A push to remove protections from discrimination based on sexual orientation from the Maine Human Rights Act has been abandoned, according to the person who started it.
Michael Heath of Chelsea said Thursday that he will not submit the 61,123 signatures from registered Maine voters required to put a referendum question on the statewide ballot. Heath, who launched the effort in April of 2016, faces a deadline of Saturday to submit the signatures.
“No, I am not going to file it,” Heath said Thursday during a telephone call with the Bangor Daily News. He declined to answer any other questions.
For more than a decade, Heath, former head of the Christian Civic League of Maine, has been one of the state’s leading opponents of equal rights based on sexual orientation. His proposal sought to remove the words “sexual orientation” from numerous places in which the Maine Human Rights Act discusses protections for Mainers.
The prohibition of discrimination based on sexual orientation has been part of the act since 2005, when Maine voters rejected a people’s veto attempt to prevent the inclusion of sexual orientation as a protected class. In 2012, Maine became the first state to approve same-sex marriage via statewide referendum.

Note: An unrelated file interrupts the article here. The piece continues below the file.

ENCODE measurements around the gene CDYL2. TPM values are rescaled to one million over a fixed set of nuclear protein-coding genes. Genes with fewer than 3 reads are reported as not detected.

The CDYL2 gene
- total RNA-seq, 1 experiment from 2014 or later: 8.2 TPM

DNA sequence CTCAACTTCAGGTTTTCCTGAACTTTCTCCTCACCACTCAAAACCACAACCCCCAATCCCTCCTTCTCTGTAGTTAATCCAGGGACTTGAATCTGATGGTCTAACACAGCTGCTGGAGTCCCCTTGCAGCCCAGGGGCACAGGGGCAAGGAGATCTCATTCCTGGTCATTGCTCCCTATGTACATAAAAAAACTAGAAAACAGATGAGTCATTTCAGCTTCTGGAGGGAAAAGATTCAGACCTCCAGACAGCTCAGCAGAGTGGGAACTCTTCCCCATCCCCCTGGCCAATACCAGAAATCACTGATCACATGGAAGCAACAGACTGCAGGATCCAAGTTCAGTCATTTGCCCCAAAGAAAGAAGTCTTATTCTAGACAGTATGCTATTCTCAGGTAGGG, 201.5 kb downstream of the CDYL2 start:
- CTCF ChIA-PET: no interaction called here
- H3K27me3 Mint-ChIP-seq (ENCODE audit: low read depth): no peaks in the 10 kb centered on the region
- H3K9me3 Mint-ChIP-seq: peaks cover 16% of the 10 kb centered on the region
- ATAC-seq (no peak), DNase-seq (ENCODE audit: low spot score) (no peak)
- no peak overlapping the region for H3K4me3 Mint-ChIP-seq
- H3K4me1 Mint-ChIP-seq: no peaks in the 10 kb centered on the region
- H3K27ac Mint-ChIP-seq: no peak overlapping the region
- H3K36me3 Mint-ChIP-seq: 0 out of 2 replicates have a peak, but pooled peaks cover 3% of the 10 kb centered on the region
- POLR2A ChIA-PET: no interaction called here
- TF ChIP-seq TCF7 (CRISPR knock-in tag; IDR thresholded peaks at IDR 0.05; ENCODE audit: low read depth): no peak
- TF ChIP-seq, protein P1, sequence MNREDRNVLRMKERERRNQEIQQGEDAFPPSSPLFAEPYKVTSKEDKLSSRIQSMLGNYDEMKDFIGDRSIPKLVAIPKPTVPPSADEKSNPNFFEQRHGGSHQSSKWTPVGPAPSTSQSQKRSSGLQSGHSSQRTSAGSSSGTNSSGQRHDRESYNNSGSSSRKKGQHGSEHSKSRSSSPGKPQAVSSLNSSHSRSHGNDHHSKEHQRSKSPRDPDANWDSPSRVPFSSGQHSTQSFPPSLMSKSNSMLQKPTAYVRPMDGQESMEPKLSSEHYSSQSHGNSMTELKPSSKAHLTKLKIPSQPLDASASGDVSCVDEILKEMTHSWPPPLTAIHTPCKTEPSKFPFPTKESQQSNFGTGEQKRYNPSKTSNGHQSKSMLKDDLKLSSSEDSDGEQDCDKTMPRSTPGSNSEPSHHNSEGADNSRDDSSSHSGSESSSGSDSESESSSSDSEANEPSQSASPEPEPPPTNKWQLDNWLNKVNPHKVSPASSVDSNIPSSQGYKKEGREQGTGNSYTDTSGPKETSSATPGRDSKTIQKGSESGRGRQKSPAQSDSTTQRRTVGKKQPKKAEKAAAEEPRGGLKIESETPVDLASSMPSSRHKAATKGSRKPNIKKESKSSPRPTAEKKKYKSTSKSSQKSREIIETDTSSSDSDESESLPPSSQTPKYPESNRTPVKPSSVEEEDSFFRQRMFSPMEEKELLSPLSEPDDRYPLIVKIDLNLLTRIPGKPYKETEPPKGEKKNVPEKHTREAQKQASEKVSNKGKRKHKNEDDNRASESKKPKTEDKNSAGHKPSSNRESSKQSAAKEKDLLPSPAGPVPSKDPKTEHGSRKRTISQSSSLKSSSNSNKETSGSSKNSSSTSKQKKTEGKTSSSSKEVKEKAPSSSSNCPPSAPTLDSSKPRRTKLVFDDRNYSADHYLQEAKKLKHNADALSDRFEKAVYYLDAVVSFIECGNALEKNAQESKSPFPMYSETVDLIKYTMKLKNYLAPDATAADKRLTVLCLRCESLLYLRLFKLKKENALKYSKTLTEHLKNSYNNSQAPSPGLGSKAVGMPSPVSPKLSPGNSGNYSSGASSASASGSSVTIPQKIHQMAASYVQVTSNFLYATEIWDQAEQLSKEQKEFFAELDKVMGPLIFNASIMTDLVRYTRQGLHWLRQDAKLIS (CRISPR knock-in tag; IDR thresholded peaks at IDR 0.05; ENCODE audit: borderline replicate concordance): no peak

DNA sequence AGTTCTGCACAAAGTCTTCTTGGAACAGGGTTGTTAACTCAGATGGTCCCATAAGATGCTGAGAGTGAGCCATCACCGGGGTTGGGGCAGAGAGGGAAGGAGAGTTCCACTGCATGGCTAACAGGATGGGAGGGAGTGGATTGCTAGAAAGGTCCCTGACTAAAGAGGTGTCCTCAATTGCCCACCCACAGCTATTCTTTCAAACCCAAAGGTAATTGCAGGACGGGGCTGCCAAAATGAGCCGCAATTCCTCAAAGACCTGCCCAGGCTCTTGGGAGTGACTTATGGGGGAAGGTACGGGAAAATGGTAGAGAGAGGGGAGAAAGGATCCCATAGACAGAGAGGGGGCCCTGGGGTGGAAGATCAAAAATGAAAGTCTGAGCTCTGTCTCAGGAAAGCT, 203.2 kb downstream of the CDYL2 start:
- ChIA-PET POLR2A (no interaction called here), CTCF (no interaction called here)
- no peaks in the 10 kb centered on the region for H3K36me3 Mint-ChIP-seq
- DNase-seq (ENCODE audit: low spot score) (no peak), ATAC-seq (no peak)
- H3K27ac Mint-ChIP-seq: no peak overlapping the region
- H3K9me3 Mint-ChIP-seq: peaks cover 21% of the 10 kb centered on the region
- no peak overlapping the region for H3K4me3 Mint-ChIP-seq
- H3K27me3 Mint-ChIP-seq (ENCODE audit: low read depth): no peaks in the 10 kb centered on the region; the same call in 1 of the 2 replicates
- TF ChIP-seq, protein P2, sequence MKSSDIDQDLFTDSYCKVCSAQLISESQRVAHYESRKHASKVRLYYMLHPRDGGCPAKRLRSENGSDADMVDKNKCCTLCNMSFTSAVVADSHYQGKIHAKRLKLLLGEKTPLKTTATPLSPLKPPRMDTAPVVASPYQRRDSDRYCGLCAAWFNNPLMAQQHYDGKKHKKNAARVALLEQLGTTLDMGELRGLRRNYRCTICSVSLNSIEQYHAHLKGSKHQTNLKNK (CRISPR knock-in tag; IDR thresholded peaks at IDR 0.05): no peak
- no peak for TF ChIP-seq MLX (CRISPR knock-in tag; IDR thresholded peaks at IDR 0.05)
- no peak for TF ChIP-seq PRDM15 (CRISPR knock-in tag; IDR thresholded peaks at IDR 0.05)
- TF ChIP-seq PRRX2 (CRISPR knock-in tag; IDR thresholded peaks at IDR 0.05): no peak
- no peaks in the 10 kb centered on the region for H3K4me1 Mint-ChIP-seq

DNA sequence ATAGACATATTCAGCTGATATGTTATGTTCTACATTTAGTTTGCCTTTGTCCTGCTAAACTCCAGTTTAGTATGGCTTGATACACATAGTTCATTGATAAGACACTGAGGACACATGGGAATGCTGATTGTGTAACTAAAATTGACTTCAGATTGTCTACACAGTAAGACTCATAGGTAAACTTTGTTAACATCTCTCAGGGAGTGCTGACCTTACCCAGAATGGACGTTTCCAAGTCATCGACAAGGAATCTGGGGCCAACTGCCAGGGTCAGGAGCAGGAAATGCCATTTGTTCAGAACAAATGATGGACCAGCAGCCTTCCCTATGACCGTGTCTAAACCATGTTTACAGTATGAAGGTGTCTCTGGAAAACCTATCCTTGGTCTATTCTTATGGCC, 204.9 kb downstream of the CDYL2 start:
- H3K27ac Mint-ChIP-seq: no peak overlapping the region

Three years later, the U.S. Supreme Court ruled that same-sex couple have a right to marry.
Heath led a failed effort to overturn “sexual orientation” being added to the human rights act in 2006 and was an opponent of Maine’s same-sex marriage referendum in 2012.
During the 2012 campaign, he co-chaired the No Special Right PAC and called homosexuality “intrinsically harmful and evil” during a State House news conference. He has regularly criticized what he calls a secret “gay agenda” that poses a threat to families.
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